When people think about U.S. security, Gabon is rarely the first country to come to mind. But as a relatively stable country in an unstable region, Gabon plays a key role in the U.S. military strategy in Africa. The country acts as a partner from which the United States can project force into the surrounding region during times of crisis. Gabon is heavily reliant on oil revenues to operate, and it has struggled to attract investment from international oil companies as new technologies have opened up opportunities elsewhere. However, declining production has not hurt Gabon’s ability to act as a U.S. security partner thus far, and new deepwater discoveries could stimulate the country’s finances in the long run.
At 240,000 barrels per day, Gabon is among sub-Saharan Africa’s five largest oil producers. However, since peaking in 1997, output from the country’s maturing oil fields has steadily declined, though longevity projects have mitigated this downward trend in recent years.1
But Gabon’s fortunes may be changing. In 2014, Eni, Shell, and CNOOC discovered significant deepwater resources in the Gulf of Guinea, off Gabon’s coast. Though international oil companies are still in the process of discovering the country’s full deepwater potential, the initial discoveries could point to a promising future for Gabonese energy.2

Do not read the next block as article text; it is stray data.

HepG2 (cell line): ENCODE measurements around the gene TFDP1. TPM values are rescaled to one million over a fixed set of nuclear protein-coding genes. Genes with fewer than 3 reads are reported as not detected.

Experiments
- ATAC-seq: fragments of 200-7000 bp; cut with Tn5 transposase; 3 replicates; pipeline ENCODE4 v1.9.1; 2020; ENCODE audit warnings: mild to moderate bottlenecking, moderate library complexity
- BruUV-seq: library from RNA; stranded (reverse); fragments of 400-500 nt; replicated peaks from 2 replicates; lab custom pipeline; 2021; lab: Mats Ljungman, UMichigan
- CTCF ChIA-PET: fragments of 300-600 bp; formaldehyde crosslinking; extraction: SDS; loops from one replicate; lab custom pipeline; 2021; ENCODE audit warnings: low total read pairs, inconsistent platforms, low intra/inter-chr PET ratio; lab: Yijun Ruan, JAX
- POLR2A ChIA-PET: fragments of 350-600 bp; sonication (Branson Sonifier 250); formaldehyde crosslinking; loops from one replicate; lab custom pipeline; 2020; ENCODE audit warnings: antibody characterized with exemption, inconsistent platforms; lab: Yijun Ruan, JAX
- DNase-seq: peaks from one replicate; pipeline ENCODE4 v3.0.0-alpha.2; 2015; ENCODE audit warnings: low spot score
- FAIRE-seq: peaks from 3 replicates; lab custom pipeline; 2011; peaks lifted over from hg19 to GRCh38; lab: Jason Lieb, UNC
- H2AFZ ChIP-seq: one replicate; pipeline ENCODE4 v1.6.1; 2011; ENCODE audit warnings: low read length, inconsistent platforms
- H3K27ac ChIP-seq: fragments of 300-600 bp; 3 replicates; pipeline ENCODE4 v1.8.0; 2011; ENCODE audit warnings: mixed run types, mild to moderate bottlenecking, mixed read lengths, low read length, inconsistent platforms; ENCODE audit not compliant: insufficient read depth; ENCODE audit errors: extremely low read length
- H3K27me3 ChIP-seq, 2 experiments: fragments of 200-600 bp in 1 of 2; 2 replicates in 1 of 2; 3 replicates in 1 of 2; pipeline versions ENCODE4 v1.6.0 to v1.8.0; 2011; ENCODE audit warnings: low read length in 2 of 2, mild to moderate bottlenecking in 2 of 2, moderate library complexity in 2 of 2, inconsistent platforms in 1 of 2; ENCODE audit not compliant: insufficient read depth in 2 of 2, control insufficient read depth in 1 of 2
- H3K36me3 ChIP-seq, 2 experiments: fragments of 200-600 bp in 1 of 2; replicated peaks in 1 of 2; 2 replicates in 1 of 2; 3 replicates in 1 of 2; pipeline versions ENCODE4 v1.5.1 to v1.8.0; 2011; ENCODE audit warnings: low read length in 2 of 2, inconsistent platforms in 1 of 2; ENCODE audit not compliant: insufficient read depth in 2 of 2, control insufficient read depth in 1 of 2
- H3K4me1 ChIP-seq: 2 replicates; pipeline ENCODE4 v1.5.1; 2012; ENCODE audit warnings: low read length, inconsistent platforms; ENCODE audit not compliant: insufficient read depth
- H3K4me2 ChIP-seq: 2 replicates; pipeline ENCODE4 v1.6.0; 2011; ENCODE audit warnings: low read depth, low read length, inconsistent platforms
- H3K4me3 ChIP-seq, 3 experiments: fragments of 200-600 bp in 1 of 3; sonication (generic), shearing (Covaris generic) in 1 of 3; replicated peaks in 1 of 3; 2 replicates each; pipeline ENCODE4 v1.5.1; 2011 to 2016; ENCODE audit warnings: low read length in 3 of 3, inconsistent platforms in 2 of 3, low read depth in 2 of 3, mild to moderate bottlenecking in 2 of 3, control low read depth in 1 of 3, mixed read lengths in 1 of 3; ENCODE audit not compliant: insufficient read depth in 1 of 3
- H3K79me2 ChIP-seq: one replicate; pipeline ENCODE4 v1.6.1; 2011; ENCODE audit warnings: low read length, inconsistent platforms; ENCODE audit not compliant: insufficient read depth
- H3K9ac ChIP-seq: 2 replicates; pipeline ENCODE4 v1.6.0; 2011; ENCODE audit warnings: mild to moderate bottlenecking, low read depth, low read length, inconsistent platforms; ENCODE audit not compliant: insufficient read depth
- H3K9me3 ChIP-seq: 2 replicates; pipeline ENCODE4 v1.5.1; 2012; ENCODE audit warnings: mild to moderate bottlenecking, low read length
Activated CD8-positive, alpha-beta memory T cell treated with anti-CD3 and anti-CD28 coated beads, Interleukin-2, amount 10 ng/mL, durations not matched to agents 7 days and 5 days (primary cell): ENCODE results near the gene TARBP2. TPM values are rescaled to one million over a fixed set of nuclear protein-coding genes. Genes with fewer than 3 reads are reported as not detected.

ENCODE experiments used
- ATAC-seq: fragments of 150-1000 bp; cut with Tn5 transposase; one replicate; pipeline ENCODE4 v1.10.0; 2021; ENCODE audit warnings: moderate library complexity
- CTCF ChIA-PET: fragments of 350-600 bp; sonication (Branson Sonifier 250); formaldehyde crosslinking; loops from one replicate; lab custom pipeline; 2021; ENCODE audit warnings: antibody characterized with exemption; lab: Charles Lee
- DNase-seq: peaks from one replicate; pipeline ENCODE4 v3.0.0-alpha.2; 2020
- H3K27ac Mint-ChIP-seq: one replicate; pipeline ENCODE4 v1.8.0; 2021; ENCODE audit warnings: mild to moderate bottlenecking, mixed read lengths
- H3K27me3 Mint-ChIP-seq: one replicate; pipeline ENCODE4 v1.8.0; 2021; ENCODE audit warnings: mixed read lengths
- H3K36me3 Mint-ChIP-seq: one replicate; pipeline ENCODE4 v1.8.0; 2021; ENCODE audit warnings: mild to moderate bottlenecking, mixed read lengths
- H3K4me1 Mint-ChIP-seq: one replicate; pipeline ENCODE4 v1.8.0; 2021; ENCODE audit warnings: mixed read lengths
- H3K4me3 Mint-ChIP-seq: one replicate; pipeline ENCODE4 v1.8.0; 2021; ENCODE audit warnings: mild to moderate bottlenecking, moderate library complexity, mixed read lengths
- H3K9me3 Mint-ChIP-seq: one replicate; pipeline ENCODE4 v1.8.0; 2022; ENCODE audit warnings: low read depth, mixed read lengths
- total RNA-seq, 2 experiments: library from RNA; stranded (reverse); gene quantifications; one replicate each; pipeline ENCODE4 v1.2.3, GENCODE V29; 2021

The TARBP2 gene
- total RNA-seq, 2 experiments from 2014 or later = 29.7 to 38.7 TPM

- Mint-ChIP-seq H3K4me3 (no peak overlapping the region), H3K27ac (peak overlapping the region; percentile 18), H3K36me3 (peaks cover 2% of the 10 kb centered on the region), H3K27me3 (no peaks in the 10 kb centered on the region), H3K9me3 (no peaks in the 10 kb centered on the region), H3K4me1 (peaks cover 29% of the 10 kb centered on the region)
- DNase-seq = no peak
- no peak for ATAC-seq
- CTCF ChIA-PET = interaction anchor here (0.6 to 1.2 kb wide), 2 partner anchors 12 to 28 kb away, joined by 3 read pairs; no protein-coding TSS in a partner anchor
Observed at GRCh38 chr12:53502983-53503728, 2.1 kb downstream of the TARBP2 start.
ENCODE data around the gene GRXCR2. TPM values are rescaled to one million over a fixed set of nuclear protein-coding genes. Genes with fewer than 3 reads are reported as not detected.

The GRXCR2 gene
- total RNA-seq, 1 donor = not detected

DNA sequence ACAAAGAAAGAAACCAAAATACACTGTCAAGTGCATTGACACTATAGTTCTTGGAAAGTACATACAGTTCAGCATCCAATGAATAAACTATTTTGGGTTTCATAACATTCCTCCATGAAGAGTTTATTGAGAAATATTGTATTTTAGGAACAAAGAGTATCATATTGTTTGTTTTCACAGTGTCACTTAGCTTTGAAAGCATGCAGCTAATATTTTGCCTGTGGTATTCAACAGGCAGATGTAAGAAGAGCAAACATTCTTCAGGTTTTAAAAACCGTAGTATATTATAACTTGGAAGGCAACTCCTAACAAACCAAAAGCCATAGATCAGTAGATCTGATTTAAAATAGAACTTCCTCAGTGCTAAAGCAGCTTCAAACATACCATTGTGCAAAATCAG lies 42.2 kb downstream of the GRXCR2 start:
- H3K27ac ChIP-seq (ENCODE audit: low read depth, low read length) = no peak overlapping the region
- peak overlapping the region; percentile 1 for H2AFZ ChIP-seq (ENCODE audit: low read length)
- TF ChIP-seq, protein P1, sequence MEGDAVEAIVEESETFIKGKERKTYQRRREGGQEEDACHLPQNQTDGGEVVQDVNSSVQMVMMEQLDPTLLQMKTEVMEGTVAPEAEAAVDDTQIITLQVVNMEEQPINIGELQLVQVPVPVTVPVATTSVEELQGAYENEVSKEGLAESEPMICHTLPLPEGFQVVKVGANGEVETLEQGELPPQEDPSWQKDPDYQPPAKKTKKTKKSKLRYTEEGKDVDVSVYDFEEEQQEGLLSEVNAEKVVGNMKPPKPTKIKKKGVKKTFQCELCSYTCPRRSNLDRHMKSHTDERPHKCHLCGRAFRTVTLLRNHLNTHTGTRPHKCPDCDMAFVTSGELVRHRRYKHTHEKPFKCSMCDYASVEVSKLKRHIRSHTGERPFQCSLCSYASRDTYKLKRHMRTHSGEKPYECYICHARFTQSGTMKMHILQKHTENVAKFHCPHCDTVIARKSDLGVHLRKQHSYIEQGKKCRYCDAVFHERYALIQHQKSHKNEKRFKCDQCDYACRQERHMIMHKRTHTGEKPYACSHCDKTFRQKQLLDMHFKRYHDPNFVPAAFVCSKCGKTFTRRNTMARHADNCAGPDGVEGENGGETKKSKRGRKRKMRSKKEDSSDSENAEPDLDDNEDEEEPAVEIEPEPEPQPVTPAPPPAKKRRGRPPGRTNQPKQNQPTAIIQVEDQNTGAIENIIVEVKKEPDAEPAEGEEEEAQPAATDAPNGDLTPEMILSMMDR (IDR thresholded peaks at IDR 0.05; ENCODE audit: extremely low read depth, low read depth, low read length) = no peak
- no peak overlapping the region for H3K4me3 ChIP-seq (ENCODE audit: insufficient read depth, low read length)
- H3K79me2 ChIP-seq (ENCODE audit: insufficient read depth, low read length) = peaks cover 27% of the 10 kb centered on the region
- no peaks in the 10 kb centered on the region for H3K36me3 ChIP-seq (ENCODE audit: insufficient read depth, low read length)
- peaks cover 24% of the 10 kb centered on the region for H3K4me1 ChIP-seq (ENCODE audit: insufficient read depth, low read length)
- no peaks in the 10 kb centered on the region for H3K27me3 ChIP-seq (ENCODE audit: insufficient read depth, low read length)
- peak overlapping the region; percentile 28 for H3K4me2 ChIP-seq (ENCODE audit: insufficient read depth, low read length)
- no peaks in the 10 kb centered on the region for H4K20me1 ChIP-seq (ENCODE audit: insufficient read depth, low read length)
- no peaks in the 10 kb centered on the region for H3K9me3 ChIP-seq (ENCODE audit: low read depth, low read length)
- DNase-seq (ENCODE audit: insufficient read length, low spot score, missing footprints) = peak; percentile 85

Compared to many of its neighbors, Gabon has relatively few domestic security concerns with which it must grapple. This internal stability has allowed the country to shift its attention outward, contributing to peacekeeping and joint security operations in its surrounding region, including U.N. missions in Sudan and the Central African Republic as well as joint maritime efforts in the Gulf of Guinea. Gabon has also allowed other global powers, including the United States, to use it as a launchpad from which to project power or conduct emergency operations.
If new production technologies such as deepwater drilling boost Gabon’s energy revenues in the future, they may have a positive impact on U.S. security interests by increasing the military capacity of an important security partner in Africa, leading to greater regional stability and maritime security in the long run.
If, however, international oil companies ultimately shift their attention toward new production opportunities in more attractive investment environments, one might expect Gabon to become less able to contribute to regional stability given its currently declining oil production (and fewer revenues to support its military). But in reality this should not be a concern, because history has shown that even in times of reduced revenues, governments tend to make cuts elsewhere before scaling down their military and security forces. Gabon is no exception.